OT XVI [B] Jer. 23:1-6, Eph 2:13-18, Mk 6:30-34
According to a Greek legend, in ancient Athens a man noticed the great storyteller Aesop playing childish games with some little boys. He laughed and jeered at Aesop, asking him why he wasted his time in such frivolous activity.
Aesop responded by picking up a bow, loosening its string, and placing it on the ground. Then he said to the critical Athenian, "Now, answer the riddle, if you can. Tell us what the unstrung bows implies."
The man looked at it for several moments but had no idea what point Aesop was trying to make. Aesop explained, "If you keep a bow always bent, it will break eventually; but if you let it go slack, it will be more fit for use when you want it."
People are also like that. That's why we all need to take time to rest. Start by setting aside a special time to relax physically and renew yourself emotionally and spiritually. You will be at your best for the Lord if you have taken time to loosen the bow.
Today’s Gospel passage presents the sympathetic and merciful heart of Jesus who lovingly invites his apostles to a desolate place for some rest. Jesus had sent his apostles on their first mission, which was one of healing, teaching and preaching. When they returned, they were no doubt exhilarated by the experience. They had witnessed at first hand the power of God’s Word. Nonetheless, they were hungry, exhausted, and in need of rest, both physical and spiritual. In fact, Jesus was eager to hear about their missionary adventures as they proudly shared their experiences. But Jesus, too, was in need of a break from the crowds who were constantly pressing on him, demanding his attention and healing. Hence, he led the Apostles by boat to a “deserted place” on the other side of the Lake for a period of rest and sharing.
By stopping and taking breath we can gain more strength for our daily activities. That is why Jesus led the Apostles away to a deserted place. One man challenged another to an all-day wood chopping contest. The challenger worked very hard, stopping only for a brief lunch break. The other man had a leisurely lunch and took several breaks during the day. At the end of the day, the challenger was surprised and annoyed to find that the other fellow had chopped substantially more wood than he had. "I don't get it," he said. "Every time I checked, you were taking a rest, yet you chopped more wood than I did."
"But you didn't notice," said the winning woodsman, "that I was sharpening my ax when I sat down to rest."Taking time we need to sharpen our spiritual weapons to fight against the forces of evil in our life and the world.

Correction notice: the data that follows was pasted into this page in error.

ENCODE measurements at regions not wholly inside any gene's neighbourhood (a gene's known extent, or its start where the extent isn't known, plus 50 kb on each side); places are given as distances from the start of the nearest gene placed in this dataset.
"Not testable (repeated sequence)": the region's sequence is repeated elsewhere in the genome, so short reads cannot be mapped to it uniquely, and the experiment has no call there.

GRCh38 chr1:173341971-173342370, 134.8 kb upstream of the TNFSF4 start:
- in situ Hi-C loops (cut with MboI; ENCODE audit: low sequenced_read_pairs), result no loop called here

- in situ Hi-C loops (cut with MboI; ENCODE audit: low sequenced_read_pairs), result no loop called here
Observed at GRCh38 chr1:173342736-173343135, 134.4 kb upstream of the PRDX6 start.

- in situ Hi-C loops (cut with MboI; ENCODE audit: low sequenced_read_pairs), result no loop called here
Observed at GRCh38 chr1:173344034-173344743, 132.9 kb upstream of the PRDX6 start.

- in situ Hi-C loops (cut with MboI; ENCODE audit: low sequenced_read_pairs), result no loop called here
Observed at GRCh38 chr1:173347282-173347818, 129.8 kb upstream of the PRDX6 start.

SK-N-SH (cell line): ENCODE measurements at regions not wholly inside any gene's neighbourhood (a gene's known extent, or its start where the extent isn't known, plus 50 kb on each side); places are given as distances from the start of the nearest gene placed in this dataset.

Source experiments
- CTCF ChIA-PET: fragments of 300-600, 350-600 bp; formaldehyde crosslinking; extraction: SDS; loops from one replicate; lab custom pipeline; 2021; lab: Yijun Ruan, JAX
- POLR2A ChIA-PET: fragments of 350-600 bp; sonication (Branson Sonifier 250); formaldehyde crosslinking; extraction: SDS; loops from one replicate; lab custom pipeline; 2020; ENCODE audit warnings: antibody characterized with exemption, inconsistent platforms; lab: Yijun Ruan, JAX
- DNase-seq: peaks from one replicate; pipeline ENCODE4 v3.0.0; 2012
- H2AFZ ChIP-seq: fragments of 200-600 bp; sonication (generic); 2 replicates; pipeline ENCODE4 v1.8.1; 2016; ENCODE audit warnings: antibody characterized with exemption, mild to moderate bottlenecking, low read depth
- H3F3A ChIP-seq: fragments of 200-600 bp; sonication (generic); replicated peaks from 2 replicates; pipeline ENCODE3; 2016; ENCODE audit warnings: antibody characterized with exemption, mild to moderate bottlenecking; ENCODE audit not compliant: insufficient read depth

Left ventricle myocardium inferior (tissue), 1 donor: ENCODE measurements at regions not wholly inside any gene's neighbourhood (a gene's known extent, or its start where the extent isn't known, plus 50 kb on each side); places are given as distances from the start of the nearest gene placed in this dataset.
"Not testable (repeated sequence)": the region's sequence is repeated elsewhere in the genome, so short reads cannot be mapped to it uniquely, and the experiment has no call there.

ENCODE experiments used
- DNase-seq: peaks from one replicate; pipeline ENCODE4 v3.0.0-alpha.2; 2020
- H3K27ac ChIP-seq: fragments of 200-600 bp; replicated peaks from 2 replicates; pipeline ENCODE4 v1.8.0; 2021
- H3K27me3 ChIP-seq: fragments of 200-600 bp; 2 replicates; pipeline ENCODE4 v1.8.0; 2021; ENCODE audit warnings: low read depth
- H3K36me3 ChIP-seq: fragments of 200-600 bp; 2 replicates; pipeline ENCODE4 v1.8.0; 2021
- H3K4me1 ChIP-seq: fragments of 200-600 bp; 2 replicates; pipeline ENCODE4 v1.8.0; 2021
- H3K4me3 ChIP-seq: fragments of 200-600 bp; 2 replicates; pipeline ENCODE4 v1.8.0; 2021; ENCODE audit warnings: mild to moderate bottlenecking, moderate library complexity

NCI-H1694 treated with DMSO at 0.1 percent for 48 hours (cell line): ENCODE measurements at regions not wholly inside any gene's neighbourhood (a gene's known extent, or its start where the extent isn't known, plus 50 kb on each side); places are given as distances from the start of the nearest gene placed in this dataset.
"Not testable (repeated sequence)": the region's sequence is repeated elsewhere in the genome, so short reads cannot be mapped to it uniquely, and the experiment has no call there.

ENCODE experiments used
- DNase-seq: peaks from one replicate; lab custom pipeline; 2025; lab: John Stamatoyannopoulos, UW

In this day we have so many devices to save time. Yet, never before have we seen so many hurried and restless people! If the computer, the laptop, the cellular phone, and all of these other technological wonders are suppose to save us time, why do we have so little time for the things that matter?
Today's man is in constant danger of becoming enslaved by the very things that were supposed to make his life more convenient. No matter where he goes, his work goes with him. It seems that with all we've accomplished, about all we have really added is speed and noise. We get there faster, but we don't know where we are going. And when we get there, we're out of breath.
Once a man swallowed an egg whole. He was afraid to move because he was afraid it would break. But he was afraid to sit still because he was afraid it would hatch. There are a lot of people like that today--so frenetic, so pressured they don't know which way to go. It is an old and ironic habit of human beings to run faster when we have lost our way. Check if we are running faster, it means we have lost our way.
A story is told about some African workers who were hired to carry heavy equipment on their backs to a remote outpost. It was a place that couldn't be reached any other way but on foot. After several days of difficult travel, the workers refused to pick up their packs and go any further. They sat by the side of the trail ignoring the shouts of the leader of the expedition. Finally the leader asked why they wouldn't go on. One of the workers replied, "Sir, we are waiting for our souls to catch up with our bodies." We need to slack down and let our souls to catch up with our bodies that they are together back again. Our bodies may be running faster, but the soul which is not in a rush takes its time. So, slow down couple of times a day to get the soul catch up with you. Many of us do critically important work and find ourselves exhausted. Yet we don't rest.
The disciples have returned from their travels, but the pace has not slackened. As the Gospel reports, “Many were coming and going, and they had no leisure even to eat.” Does that scene sound familiar to us? Is our workplace like that? Is our home like that? Many are coming and going, and they have no leisure even to eat. Do we have some time to eat some spiritual food in an unhurried manner? Let’s accept the invitation of the Lord today, to come away to a deserted place and spend some time with him.